ZF develops external pre-crash airbag

by Autocar Pro News Desk , 26 Nov 2018

At the ‘Airbag 2018’ symposium in Mannheim, which opened today (November 26 to 28), ZF is showcasing a host of innovations along with the current developmental projects targeted at occupant safety. A major highlight is an advanced external pre-crash airbag helps create a lateral crumple zone – can be deployed immediately prior to a collision

The future of mobility presents new challenges for occupant safety, combining active and passive safety technology to, for example, trigger airbags immediately before a crash. Protecting passengers in autonomous vehicles with new seating configurations is another area where restraint systems are undergoing modifications. At the same time, traditional passive safety systems are being designed to help improve weight, installation space and protection performance.

“Occupant safety is paramount when developing new vehicles for automated and autonomous driving,” says Dr. Michael Büchsner, Head of ZF’s Passive Safety Systems Division. “Our concept of the pre-crash external side airbag is a great example of how ZF wants to achieve its Vision Zero, a world without accidents and emissions.”

Designed to be deployed externally from the side of the vehicle, this airbag helps serve as an additional crumple zone in the event of an accident. Tests have shown it can help reduce the occupant injury severity up to 40 percent. ZF will present the current state of development of this external pre-crash system at the symposium, describing amongst other things the activation strategy and pole test requirements.

Well protected also in new seating positions
In addition to the ever-stronger connection of active and passive safety technologies, occupant safety must also be adapted to new seating positions. A vehicle travelling in highly automated mode would ideally allow the driver to relax or work. In the future, it will be possible to recline the seat or turn it to face other directions. Restraint systems like seatbelts and airbags must be designed to help protect the occupants in these flexible seating positions and will increasingly be integrated into the seat itself. Adaptive ‘dual contour’ airbags have been developed for this purpose. These airbags are designed to adapt to the occupant position and the new degree of freedom in the passenger compartment that automated driving has created.'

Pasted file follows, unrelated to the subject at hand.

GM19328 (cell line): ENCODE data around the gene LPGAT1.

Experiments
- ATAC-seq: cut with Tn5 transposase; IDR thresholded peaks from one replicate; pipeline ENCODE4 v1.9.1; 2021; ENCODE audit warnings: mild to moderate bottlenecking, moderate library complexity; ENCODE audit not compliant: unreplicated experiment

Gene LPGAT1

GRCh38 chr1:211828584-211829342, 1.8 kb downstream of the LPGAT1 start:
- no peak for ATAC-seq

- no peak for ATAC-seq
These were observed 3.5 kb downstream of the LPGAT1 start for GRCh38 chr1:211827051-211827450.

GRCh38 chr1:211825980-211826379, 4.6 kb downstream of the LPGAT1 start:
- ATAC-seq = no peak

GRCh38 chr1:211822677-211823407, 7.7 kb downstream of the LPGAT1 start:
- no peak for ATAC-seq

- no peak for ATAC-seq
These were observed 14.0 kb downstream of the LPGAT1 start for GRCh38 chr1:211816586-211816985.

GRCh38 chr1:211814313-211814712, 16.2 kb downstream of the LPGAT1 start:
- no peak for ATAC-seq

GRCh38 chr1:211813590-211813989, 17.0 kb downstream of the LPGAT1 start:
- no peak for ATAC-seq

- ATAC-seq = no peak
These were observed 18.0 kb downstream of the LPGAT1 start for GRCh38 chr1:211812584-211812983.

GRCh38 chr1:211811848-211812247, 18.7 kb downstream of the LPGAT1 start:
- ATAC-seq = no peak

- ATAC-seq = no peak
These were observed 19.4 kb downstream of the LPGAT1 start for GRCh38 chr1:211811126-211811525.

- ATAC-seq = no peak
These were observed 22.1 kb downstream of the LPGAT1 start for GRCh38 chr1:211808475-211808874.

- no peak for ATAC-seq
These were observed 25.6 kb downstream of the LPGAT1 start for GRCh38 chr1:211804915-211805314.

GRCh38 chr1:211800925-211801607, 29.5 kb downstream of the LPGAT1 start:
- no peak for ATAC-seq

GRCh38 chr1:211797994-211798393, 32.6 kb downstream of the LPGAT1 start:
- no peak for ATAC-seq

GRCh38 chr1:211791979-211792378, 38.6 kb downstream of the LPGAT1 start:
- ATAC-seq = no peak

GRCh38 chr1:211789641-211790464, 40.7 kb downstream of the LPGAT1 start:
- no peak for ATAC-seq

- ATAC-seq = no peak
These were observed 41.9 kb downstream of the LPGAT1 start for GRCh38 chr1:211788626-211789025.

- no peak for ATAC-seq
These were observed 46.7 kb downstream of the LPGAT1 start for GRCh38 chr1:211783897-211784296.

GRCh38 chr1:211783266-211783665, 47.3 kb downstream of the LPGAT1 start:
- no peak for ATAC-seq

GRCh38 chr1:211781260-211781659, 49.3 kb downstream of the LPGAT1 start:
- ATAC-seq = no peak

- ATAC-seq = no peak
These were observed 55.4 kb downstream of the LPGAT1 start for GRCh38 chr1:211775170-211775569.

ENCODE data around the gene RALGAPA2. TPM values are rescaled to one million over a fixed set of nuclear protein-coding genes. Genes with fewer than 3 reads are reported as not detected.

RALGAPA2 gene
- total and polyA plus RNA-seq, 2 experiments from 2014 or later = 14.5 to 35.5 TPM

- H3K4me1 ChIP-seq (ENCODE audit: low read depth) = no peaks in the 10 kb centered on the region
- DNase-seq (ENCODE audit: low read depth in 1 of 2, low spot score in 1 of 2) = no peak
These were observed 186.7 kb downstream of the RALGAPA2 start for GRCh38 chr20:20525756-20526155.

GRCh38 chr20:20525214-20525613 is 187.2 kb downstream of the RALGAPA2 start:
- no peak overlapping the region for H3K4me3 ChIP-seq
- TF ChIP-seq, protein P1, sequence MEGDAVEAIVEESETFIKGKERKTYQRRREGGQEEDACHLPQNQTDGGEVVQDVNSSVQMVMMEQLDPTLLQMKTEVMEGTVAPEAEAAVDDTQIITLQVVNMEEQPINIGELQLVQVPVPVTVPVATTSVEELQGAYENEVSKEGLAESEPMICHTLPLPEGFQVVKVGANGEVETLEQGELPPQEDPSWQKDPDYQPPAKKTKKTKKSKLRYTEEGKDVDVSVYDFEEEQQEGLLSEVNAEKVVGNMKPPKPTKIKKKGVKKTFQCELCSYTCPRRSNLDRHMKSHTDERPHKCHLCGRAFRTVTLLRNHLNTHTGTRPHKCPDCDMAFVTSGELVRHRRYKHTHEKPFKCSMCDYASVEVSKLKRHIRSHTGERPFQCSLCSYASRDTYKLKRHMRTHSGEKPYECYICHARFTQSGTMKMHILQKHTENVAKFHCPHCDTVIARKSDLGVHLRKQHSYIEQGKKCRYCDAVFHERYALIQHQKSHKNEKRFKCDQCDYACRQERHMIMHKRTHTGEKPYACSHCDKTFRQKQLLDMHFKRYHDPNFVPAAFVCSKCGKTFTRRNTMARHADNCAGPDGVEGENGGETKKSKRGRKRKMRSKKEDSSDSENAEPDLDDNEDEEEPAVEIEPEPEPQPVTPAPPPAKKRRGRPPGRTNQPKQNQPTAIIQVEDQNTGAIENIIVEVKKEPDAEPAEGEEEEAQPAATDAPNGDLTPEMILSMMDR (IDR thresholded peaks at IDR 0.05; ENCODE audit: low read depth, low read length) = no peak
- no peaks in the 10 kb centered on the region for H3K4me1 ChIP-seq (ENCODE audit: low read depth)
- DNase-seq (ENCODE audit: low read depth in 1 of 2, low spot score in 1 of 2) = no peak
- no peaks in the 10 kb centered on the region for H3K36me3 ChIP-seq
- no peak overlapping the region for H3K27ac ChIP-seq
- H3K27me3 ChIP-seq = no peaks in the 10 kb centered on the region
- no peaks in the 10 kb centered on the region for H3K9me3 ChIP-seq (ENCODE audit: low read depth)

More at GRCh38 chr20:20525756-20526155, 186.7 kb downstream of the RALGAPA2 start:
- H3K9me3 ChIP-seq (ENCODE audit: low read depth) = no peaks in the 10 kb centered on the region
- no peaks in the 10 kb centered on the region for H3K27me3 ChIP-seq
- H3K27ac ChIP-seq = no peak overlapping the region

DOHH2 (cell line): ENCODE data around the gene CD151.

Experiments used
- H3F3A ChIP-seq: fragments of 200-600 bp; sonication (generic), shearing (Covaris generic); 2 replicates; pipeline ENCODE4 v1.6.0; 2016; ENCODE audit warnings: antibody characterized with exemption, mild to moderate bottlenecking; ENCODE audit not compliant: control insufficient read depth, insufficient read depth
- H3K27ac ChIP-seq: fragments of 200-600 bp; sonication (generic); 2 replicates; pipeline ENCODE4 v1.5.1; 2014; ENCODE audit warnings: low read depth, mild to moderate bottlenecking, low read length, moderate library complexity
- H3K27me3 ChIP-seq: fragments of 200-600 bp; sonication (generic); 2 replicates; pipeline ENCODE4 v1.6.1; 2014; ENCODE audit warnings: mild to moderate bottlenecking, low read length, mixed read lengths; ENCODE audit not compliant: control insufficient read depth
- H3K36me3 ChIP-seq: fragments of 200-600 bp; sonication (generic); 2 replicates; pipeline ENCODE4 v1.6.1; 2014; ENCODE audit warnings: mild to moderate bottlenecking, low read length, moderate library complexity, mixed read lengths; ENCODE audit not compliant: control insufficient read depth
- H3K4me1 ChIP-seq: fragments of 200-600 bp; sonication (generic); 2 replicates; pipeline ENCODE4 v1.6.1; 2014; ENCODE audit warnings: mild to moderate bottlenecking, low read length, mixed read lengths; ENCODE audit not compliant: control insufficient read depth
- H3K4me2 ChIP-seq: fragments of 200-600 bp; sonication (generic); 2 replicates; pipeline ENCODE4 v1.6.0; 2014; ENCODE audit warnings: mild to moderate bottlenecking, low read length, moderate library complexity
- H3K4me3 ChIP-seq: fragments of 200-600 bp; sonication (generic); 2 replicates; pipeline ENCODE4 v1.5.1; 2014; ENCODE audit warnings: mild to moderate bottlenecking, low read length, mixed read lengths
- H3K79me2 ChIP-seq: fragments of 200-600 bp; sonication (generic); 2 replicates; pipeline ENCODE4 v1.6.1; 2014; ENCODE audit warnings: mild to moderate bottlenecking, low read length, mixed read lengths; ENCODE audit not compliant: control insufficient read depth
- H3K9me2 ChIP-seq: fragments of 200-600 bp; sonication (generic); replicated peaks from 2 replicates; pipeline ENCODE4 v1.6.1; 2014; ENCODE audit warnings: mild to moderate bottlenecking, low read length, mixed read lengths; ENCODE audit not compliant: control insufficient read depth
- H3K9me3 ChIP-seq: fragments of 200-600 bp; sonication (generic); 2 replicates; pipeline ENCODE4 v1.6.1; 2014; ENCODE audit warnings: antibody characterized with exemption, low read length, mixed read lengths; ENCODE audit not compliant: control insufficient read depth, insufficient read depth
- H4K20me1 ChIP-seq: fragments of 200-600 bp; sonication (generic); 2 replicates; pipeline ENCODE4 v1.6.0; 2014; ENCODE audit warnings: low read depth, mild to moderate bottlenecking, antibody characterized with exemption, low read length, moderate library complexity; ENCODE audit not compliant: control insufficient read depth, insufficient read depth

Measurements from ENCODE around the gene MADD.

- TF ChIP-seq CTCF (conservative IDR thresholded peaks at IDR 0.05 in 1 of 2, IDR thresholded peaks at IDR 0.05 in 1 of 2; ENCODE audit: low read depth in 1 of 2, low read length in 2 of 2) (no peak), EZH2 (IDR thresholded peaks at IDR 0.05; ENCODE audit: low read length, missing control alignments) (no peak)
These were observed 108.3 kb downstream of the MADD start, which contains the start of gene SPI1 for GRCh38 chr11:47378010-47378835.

To help lower the risk of collision between front seat occupants or with interior structural components during cases such as far side impact, ZF’s development of a far-side airbag is well advanced. It unfolds in the vehicle’s center and is designed to help meet future regulatory testing: “The new test requirements of Euro NCAP, scheduled to be introduced by 2020, extend occupant safety requirements for the side facing away from the occupants in case of a side impact,” as Norbert Kagerer, Head of Development at ZF’s Passive Safety Systems Division, points out. “In the future, the far-side airbag may be necessary in order to receive a 5-star crash safety rating.”

Flexible flyweight for lightest knee airbag

ZF is also addressing other automotive megatrends with the lightest knee airbag in the automotive industry: “Due to its lower weight, the vehicle consumes less fuel and gives off fewer emissions,” says Kagerer. “In addition, the smaller and more flexible size helps meet new interior requirements of future electric and autonomous vehicles.” Featuring a housing made of fabric instead of metal, ZF’s new development weighs up to 30 percent less than conventional knee airbags. Volume production will begin in 2019.

Today the driver airbag is located in the steering wheel and both are integral parts of the occupant safety system. Partly or highly automated vehicles will for the foreseeable future feature a steering wheel that will evolve with new design features. Apart from the classic round shape, flat and to some extent open forms will also be available on the market. In combination with new folding mechanisms, they will ensure more freedom of movement for the occupants. Integrated displays, for instance, will increase interaction with the occupants and allow for more control of interior systems from the steering wheel.


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